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Issues of character weighed on sliding scale

This is Buffalo, so nobody should have been stunned by the events involving the Bills and Sabres over the past week. Things were almost going too smoothly after Rex Ryan showed up with a pimped-up pickup truck filled with optimism, and Tim Murray started wheeling and dealing at the draft.

It would have been asking too much for both professional sports franchises to continue moving in the right direction and sail through the offseason without a scratch. Unfortunately, you can always count on some athlete or coach getting into trouble and becoming a major distraction.

Sure enough, with the Bills less than three weeks from training camp and the ink barely dry on a $52 million contract extension for the Sabres’ new No. 1 center, two arrests in less than 48 hours interrupted an otherwise blissful summer. Buffalo was left shaking its collective head.

Let’s go in reverse chronological order.

Offensive line coach Aaron Kromer was accused of pushing a juvenile to the ground, punching him in the face and threatening to kill his family if he told police. He was placed on paid administrative leave while the investigation continues. Police said the altercation started before midnight Saturday over a beach chair.

People were still digesting that incident Monday – seriously, a beach chair? – when they heard Ryan O’Reilly was arrested for driving while his ability was impaired. Apparently, he drove his vintage 1951 Chevy pickup into a Tim Hortons shop in Ontario and left the scene of the accident around 4 a.m. Thursday.

Kromer and O’Reilly will never be confused with nuclear physicists, as you can see. It sure looks like Kromer has a big ego and short temper. O’Reilly comes off an immature and irresponsible party boy, someone lacking in self-awareness and common sense.

Their arrests were enough to raise a few simple questions about the Bills’ and Sabres’ hiring practices.

Do they perform adequate background checks? Do they overlook flaws that made them susceptible to potential problems? Is the quality of the performer more important than the character of the person?

Such inquiries could be directed toward Kim and Terry Pegula because they own both franchises, but that wouldn’t necessarily be fair. Yes, they signed off on contracts when Kromer and O’Reilly came aboard. But they leave personnel decisions to others in charge in their respective organizations. They should demand answers from others, starting with Ryan and Murray.

To be clear, Buffalo has hardly cornered the sports market on arrests. You can hardly get through a day without some athlete being charged with a crime. Nuggets guard Ty Lawson was picked up Tuesday on suspicion of driving under the influence, the second time since January he was charged with the same offense.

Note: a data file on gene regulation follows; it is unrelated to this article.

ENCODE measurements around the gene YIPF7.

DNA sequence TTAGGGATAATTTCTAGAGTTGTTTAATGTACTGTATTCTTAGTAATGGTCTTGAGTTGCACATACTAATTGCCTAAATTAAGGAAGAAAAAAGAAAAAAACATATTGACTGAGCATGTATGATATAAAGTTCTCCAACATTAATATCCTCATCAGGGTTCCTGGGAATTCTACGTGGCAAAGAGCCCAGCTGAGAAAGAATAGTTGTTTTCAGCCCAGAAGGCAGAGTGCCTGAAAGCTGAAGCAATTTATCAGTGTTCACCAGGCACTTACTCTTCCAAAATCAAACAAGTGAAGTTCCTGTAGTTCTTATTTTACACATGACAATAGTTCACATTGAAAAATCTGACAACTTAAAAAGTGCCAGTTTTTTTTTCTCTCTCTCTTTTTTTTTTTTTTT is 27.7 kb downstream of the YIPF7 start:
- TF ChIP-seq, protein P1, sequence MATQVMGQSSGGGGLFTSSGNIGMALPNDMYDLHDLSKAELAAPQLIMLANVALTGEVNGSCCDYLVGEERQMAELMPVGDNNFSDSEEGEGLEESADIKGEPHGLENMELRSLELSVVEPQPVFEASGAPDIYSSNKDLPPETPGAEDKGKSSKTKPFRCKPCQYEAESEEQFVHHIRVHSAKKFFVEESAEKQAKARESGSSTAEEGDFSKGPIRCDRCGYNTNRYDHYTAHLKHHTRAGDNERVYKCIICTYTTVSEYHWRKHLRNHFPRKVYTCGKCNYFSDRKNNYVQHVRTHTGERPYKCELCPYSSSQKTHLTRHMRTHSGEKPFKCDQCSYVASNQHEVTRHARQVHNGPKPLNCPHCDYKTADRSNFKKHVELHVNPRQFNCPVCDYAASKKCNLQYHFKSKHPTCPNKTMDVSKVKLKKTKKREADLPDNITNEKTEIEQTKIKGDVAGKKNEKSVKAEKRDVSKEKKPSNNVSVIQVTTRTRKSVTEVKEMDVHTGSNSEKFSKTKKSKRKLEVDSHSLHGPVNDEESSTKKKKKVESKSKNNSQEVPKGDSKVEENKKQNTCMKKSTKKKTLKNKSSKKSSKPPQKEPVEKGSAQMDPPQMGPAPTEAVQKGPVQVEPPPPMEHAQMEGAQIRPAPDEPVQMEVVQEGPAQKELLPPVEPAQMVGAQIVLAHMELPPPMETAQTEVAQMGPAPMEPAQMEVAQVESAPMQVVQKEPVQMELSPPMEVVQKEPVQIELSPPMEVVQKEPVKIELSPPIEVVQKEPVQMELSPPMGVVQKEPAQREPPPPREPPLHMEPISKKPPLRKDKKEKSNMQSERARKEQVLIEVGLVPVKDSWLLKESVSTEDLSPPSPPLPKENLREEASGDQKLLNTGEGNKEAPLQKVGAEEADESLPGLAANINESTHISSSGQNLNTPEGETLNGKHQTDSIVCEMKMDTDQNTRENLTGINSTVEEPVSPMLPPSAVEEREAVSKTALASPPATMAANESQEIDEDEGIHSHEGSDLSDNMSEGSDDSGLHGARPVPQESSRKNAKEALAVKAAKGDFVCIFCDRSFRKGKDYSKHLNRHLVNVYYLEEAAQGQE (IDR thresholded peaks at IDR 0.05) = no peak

Dude, call a cab.

Here’s hoping for Buffalo’s sake that the unrelated incidents with Kromer and O’Reilly were coincidence and not a pattern. Still, it looks dubious. You can’t help but wonder if both franchises are so desperate that they would take anyone, regardless of record, to help them win. It appears to be particularly true with the Bills.

The Bills looked past Richie Incognito’s transgressions and concentrated on how he could help their team. They kept Marcell Dareus after he ran into legal problems partly because he was a great defensive tackle. They must have figured Kromer was worth hiring even though he caused a major controversy in Chicago.

Allow me to repeat the question: How much does character matter? Allow me to repeat the answer: It depends on your criteria.

Perhaps my perspective has changed with age, but character seemed more important years ago than it does now. A personal connection existed between players and fans before social media and fantasy leagues took over. Younger fans today tend to care little about athletes as citizens and mostly about their production.

In other words, they’re mutually exclusive.

Society has placed so much emphasis on winning, frequently at all costs, that players aren’t often viewed as people. They’re assets. An older generation would be disgusted with the person charged with a crime. These days, it seems all anyone wants to know is whether the offense was egregious enough to keep a guy out of a game.

Count me among many who have been conflicted. Sometimes, it’s hard to decipher one crime from the next. A few days ago, after writing that Kromer should be fired, I was asked by a few people if that also meant O’Reilly and Dareus should have been sent on their way after they were arrested.

How do you differentiate?

The short answer is that people in their 20s, even though they’re adults, are prone to making poor decisions. There would have been no argument from me if Dareus, and now O’Reilly, were given the heave-ho. But it also wouldn’t have mattered to me if they were given another opportunity.

Kromer is a 48-year-old coach. He’s 6-foot-4, 215 pounds, while the kid he was charged with punching was 30-plus years younger and reportedly 5-8 and 140 pounds. Regardless, Kromer should have properly handled the situation or walked away. Apparently, the Bills agreed.

The legal process will take its course. At the very least, Kromer and O’Reilly should be punished for disrupting our peace. Bills training camp opens July 31. Hockey season will be here soon enough. It’s summer in Buffalo. Enjoy it while you can.


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